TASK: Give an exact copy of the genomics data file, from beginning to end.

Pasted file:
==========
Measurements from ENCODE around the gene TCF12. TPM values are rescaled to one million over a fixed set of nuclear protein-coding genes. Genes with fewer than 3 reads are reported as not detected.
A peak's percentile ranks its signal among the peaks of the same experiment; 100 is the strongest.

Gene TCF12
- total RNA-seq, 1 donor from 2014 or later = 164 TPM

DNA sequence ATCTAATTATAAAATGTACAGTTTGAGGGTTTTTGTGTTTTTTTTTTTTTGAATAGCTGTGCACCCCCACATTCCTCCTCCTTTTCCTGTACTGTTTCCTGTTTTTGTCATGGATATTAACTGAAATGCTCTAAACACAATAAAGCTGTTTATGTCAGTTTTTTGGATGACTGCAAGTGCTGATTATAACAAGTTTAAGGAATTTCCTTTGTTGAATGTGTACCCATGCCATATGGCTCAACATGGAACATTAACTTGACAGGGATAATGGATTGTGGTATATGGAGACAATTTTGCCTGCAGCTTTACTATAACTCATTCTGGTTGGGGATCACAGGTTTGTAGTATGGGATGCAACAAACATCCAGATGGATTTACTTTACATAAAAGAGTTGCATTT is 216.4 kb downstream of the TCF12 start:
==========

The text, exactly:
Measurements from ENCODE around the gene TCF12. TPM values are rescaled to one million over a fixed set of nuclear protein-coding genes. Genes with fewer than 3 reads are reported as not detected.
A peak's percentile ranks its signal among the peaks of the same experiment; 100 is the strongest.

Gene TCF12
- total RNA-seq, 1 donor from 2014 or later = 164 TPM

DNA sequence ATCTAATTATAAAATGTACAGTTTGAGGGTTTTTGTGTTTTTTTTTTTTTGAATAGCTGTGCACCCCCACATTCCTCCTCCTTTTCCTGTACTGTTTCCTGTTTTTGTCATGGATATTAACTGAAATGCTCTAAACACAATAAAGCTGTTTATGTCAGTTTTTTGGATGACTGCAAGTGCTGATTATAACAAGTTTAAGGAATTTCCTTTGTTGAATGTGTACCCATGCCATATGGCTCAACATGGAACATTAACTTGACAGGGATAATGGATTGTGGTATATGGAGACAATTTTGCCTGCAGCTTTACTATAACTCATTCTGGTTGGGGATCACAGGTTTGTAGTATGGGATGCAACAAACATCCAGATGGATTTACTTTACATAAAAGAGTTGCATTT is 216.4 kb downstream of the TCF12 start: